Developing an AI-assisted gland segmentation method from histology images is critical for automatic cancer diagnosis and prognosis; however, the high cost of pixel-level annotations hinders its applications to broader diseases. Existing weakly-supervised semantic segmentation methods in computer vision achieve degenerative results for gland segmentation, since the characteristics and problems of glandular datasets are different from general object datasets. We observe that, unlike natural images, the key problem with histology images is the confusion of classes owning to morphological homogeneity and low color contrast among different tissues. To this end, we propose a novel method Online Easy Example Mining (OEEM) that encourages the network to focus on credible supervision signals rather than noisy signals, therefore mitigating the influence of inevitable false predictions in pseudo-masks. According to the characteristics of glandular datasets, we design a strong framework for gland segmentation. Our results exceed many fully-supervised methods and weakly-supervised methods for gland segmentation over 4.4% and 6.04% at mIoU, respectively. Code is available at https://github.com/xmed-lab/OEEM.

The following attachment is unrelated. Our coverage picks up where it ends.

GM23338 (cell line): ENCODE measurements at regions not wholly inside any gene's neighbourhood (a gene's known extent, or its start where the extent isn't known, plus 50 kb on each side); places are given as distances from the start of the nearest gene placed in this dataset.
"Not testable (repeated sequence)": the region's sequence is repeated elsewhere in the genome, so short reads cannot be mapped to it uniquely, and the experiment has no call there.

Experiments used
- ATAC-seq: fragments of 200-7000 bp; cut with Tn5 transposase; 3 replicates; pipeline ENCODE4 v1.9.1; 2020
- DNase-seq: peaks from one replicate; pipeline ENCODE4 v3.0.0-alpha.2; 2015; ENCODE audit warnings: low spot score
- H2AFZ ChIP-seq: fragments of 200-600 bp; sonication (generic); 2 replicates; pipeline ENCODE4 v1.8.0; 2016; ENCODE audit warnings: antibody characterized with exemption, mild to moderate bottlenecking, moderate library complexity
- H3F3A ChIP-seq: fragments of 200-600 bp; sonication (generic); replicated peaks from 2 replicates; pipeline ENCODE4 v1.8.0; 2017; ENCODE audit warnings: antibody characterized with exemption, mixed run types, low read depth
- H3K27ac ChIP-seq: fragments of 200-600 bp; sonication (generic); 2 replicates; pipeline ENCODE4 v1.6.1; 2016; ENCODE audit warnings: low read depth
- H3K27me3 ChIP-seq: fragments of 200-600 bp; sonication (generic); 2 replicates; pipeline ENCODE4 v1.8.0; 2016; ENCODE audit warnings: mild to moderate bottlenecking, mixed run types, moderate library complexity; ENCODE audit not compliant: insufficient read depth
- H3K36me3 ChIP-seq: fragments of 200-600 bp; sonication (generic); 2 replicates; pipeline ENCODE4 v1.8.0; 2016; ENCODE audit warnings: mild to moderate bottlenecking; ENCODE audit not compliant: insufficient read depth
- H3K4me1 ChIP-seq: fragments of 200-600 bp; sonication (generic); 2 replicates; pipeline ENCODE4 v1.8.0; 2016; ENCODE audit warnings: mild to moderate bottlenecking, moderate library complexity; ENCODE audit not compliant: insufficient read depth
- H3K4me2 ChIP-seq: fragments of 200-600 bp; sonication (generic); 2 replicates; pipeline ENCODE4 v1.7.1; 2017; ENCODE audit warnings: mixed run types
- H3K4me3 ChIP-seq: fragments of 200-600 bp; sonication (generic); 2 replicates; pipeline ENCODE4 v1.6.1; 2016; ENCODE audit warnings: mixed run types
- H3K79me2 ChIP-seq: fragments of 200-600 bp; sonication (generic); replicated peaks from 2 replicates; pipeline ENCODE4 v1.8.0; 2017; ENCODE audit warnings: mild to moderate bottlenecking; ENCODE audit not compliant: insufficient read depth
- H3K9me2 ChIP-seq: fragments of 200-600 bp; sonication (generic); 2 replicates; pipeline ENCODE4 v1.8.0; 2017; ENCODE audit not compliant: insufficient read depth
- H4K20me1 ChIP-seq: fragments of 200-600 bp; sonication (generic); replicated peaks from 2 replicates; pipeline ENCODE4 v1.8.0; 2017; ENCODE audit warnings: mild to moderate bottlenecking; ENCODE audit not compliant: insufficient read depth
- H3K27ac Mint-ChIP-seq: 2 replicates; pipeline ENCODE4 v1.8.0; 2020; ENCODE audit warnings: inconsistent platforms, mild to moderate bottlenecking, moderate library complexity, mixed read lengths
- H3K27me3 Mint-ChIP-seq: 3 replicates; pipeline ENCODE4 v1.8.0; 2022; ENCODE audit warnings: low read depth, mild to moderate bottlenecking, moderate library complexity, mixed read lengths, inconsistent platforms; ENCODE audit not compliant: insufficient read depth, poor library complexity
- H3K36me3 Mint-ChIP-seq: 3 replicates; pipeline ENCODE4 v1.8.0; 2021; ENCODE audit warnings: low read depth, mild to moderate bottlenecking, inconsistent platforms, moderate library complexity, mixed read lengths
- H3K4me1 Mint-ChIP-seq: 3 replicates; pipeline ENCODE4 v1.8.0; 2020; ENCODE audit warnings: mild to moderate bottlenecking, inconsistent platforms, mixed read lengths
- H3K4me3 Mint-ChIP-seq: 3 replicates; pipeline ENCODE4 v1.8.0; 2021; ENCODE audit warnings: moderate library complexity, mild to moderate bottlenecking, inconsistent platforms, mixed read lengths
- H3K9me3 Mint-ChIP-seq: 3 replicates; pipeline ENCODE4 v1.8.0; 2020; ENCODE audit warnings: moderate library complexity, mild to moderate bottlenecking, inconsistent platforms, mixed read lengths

Lung cancer is the leading cause of cancer death worldwide, and adenocarcinoma (LUAD) is the most common subtype. Exploiting the potential value of the histopathology images can promote precision medicine in oncology. Tissue segmentation is the basic upstream task of histopathology image analysis. Existing deep learning models have achieved superior segmentation performance but require sufficient pixel-level annotations, which is time-consuming and expensive. To enrich the label resources of LUAD and to alleviate the annotation efforts, we organize this challenge WSSS4LUAD to call for the outstanding weakly-supervised semantic segmentation (WSSS) techniques for histopathology images of LUAD. Participants have to design the algorithm to segment tumor epithelial, tumor-associated stroma and normal tissue with only patch-level labels. This challenge includes 10,091 patch-level annotations (the training set) and over 130 million labeled pixels (the validation and test sets), from 87 WSIs (67 from GDPH, 20 from TCGA). All the labels were generated by a pathologist-in-the-loop pipeline with the help of AI models and checked by the label review board. Among 532 registrations, 28 teams submitted the results in the test phase with over 1,000 submissions. Finally, the first place team achieved mIoU of 0.8413 (tumor: 0.8389, stroma: 0.7931, normal: 0.8919). According to the technical reports of the top-tier teams, CAM is still the most popular approach in WSSS. Cutmix data augmentation has been widely adopted to generate more reliable samples. With the success of this challenge, we believe that WSSS approaches with patch-level annotations can be a complement to the traditional pixel annotations while reducing the annotation efforts. The entire dataset has been released to encourage more researches on computational pathology in LUAD and more novel WSSS techniques.